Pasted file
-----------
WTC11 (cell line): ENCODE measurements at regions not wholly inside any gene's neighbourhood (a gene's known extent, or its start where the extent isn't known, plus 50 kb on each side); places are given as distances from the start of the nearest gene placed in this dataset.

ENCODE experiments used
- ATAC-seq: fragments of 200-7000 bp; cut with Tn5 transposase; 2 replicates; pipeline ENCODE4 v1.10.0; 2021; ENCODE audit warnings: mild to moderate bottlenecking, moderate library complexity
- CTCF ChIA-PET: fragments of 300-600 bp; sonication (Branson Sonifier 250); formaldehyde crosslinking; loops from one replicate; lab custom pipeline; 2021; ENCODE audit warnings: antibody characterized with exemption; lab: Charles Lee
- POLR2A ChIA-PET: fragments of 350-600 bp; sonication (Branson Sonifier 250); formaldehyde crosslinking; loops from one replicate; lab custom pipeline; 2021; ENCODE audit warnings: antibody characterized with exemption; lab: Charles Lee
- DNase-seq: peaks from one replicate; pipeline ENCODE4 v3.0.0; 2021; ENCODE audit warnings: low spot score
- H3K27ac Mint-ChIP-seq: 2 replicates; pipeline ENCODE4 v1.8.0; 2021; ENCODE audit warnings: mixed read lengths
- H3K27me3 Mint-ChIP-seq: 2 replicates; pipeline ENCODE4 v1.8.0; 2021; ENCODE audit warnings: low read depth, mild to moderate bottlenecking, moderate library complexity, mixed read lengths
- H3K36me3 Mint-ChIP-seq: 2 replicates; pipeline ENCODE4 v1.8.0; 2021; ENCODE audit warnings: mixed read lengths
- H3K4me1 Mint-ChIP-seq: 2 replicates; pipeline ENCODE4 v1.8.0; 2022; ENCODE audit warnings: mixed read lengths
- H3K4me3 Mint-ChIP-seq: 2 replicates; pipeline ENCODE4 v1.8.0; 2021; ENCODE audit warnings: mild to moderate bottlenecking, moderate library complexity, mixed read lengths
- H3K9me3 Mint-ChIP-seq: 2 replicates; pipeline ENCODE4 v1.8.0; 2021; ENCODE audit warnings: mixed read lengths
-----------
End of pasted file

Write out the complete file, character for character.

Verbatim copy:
WTC11 (cell line): ENCODE measurements at regions not wholly inside any gene's neighbourhood (a gene's known extent, or its start where the extent isn't known, plus 50 kb on each side); places are given as distances from the start of the nearest gene placed in this dataset.

ENCODE experiments used
- ATAC-seq: fragments of 200-7000 bp; cut with Tn5 transposase; 2 replicates; pipeline ENCODE4 v1.10.0; 2021; ENCODE audit warnings: mild to moderate bottlenecking, moderate library complexity
- CTCF ChIA-PET: fragments of 300-600 bp; sonication (Branson Sonifier 250); formaldehyde crosslinking; loops from one replicate; lab custom pipeline; 2021; ENCODE audit warnings: antibody characterized with exemption; lab: Charles Lee
- POLR2A ChIA-PET: fragments of 350-600 bp; sonication (Branson Sonifier 250); formaldehyde crosslinking; loops from one replicate; lab custom pipeline; 2021; ENCODE audit warnings: antibody characterized with exemption; lab: Charles Lee
- DNase-seq: peaks from one replicate; pipeline ENCODE4 v3.0.0; 2021; ENCODE audit warnings: low spot score
- H3K27ac Mint-ChIP-seq: 2 replicates; pipeline ENCODE4 v1.8.0; 2021; ENCODE audit warnings: mixed read lengths
- H3K27me3 Mint-ChIP-seq: 2 replicates; pipeline ENCODE4 v1.8.0; 2021; ENCODE audit warnings: low read depth, mild to moderate bottlenecking, moderate library complexity, mixed read lengths
- H3K36me3 Mint-ChIP-seq: 2 replicates; pipeline ENCODE4 v1.8.0; 2021; ENCODE audit warnings: mixed read lengths
- H3K4me1 Mint-ChIP-seq: 2 replicates; pipeline ENCODE4 v1.8.0; 2022; ENCODE audit warnings: mixed read lengths
- H3K4me3 Mint-ChIP-seq: 2 replicates; pipeline ENCODE4 v1.8.0; 2021; ENCODE audit warnings: mild to moderate bottlenecking, moderate library complexity, mixed read lengths
- H3K9me3 Mint-ChIP-seq: 2 replicates; pipeline ENCODE4 v1.8.0; 2021; ENCODE audit warnings: mixed read lengths